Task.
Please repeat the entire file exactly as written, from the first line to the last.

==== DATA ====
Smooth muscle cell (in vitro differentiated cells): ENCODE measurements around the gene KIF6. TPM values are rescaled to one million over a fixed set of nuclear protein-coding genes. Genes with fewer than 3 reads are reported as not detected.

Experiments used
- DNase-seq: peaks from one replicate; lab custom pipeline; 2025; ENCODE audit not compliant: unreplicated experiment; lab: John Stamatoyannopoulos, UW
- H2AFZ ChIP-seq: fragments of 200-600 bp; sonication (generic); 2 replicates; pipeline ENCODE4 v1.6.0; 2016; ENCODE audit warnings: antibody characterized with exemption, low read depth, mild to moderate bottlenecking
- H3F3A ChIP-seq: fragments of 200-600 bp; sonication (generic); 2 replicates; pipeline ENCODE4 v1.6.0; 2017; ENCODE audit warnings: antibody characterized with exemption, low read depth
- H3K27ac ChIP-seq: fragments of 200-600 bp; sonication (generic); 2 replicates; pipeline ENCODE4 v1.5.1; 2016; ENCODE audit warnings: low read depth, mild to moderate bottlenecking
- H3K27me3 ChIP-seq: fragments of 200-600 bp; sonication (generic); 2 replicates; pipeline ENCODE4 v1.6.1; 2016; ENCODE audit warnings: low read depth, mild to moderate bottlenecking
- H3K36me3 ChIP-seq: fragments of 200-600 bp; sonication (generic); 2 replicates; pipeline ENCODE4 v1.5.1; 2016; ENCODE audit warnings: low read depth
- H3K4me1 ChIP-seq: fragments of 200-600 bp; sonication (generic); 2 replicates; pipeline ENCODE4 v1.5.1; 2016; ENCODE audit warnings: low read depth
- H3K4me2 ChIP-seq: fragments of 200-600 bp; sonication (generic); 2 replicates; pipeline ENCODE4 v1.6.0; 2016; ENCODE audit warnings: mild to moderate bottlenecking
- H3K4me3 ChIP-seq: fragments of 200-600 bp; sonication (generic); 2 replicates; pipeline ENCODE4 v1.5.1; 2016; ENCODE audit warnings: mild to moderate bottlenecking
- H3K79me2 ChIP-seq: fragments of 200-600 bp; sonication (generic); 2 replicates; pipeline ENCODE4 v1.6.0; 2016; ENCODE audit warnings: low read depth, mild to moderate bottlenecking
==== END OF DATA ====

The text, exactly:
Smooth muscle cell (in vitro differentiated cells): ENCODE measurements around the gene KIF6. TPM values are rescaled to one million over a fixed set of nuclear protein-coding genes. Genes with fewer than 3 reads are reported as not detected.

Experiments used
- DNase-seq: peaks from one replicate; lab custom pipeline; 2025; ENCODE audit not compliant: unreplicated experiment; lab: John Stamatoyannopoulos, UW
- H2AFZ ChIP-seq: fragments of 200-600 bp; sonication (generic); 2 replicates; pipeline ENCODE4 v1.6.0; 2016; ENCODE audit warnings: antibody characterized with exemption, low read depth, mild to moderate bottlenecking
- H3F3A ChIP-seq: fragments of 200-600 bp; sonication (generic); 2 replicates; pipeline ENCODE4 v1.6.0; 2017; ENCODE audit warnings: antibody characterized with exemption, low read depth
- H3K27ac ChIP-seq: fragments of 200-600 bp; sonication (generic); 2 replicates; pipeline ENCODE4 v1.5.1; 2016; ENCODE audit warnings: low read depth, mild to moderate bottlenecking
- H3K27me3 ChIP-seq: fragments of 200-600 bp; sonication (generic); 2 replicates; pipeline ENCODE4 v1.6.1; 2016; ENCODE audit warnings: low read depth, mild to moderate bottlenecking
- H3K36me3 ChIP-seq: fragments of 200-600 bp; sonication (generic); 2 replicates; pipeline ENCODE4 v1.5.1; 2016; ENCODE audit warnings: low read depth
- H3K4me1 ChIP-seq: fragments of 200-600 bp; sonication (generic); 2 replicates; pipeline ENCODE4 v1.5.1; 2016; ENCODE audit warnings: low read depth
- H3K4me2 ChIP-seq: fragments of 200-600 bp; sonication (generic); 2 replicates; pipeline ENCODE4 v1.6.0; 2016; ENCODE audit warnings: mild to moderate bottlenecking
- H3K4me3 ChIP-seq: fragments of 200-600 bp; sonication (generic); 2 replicates; pipeline ENCODE4 v1.5.1; 2016; ENCODE audit warnings: mild to moderate bottlenecking
- H3K79me2 ChIP-seq: fragments of 200-600 bp; sonication (generic); 2 replicates; pipeline ENCODE4 v1.6.0; 2016; ENCODE audit warnings: low read depth, mild to moderate bottlenecking